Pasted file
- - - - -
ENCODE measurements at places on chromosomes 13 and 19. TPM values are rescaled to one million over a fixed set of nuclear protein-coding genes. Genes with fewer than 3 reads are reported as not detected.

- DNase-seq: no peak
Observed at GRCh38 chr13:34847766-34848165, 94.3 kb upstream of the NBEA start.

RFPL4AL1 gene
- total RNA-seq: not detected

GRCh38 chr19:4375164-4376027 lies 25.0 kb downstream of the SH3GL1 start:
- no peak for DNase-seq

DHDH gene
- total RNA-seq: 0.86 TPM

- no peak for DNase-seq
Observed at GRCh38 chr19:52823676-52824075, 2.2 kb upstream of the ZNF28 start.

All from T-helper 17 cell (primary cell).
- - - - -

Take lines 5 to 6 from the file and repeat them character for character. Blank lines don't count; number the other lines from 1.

- total RNA-seq: not detected

GRCh38 chr19:4375164-4376027 lies 25.0 kb downstream of the SH3GL1 start: